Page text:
• 18 Jul 2013 6:36 AM | Anonymous member (Administrator)
    Defecation Nation: Pig Waste Likely to Rise in U.S. from Business Deal
    A proposed acquisition of Smithfield Foods would send pork to China and leave more pig feces in the U.S., potentially increasing the risk of superbug infections and other diseases

    By Dina Fine Maron Scientific American, July 12, 2013






     
    We put up with a lot of crap - literally.

    Last year, at least 4.7 billion gallons of hog manure in the U.S. came from one company, Smithfield foods, the nation's leading pork producer. The feces load will rise if U.S. regulators green-light a proposed merger that would bring the firm under the auspices of a China-based company. That increase could also promote the growth of antibiotic-resistant bacteria and increase health risks for hog farm workers and the communities living around them.

    Under a proposed multibillion-dollar deal, Hong Kong–based Shuanghui International Holdings would buy Virginia-based Smithfield Foods. The stated purpose of the merger, the companies say, is to efficiently increase pork production. If the deal goes as planned, Smithfield will ultimately export more meat to China, where the appetite for pork continues to climb upward even as Americans buy less of it. But with that expected production boost comes an uptick in hog feces left in the U.S.undefinedand subsequent health and environmental risks.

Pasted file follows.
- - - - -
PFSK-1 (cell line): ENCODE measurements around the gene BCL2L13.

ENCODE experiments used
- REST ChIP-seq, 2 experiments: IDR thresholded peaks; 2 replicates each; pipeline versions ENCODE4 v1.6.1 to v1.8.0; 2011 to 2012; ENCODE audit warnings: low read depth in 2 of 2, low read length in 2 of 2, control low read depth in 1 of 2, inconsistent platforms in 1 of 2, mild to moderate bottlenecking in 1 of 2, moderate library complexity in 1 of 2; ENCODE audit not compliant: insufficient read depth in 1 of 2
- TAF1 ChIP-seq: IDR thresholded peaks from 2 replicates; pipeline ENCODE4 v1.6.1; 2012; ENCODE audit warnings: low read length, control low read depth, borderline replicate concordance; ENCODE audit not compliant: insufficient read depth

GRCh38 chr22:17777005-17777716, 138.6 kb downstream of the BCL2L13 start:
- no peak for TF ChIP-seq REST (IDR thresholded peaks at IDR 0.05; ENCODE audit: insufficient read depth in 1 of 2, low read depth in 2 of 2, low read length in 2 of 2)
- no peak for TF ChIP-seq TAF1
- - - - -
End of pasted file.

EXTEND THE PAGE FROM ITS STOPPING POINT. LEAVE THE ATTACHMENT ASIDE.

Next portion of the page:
The impacts of industrial-scale hog production like Smithfield’s have played out in the courts and medical journals for decadesundefinedlargely from the way the firms handle the waste. The majority of hog feces from Smithfield sits in earthen lagoons where it naturally ages for six to 12 months before the slurry is then sprayed on agricultural fields as fertilizer.

    Studies on communities living around such farms have indicated individuals exposed to the odors and emissions from around the lagoons have more respiratory complaints and increased asthma symptoms. Moreover, when hogs are raised in crowded environments in industrial-scale farms they require greater quantities of antibiotics (pdf) to promote growth and compensate for unsanitary conditions. That antibiotic use is linked with increased antibiotic resistance in humans.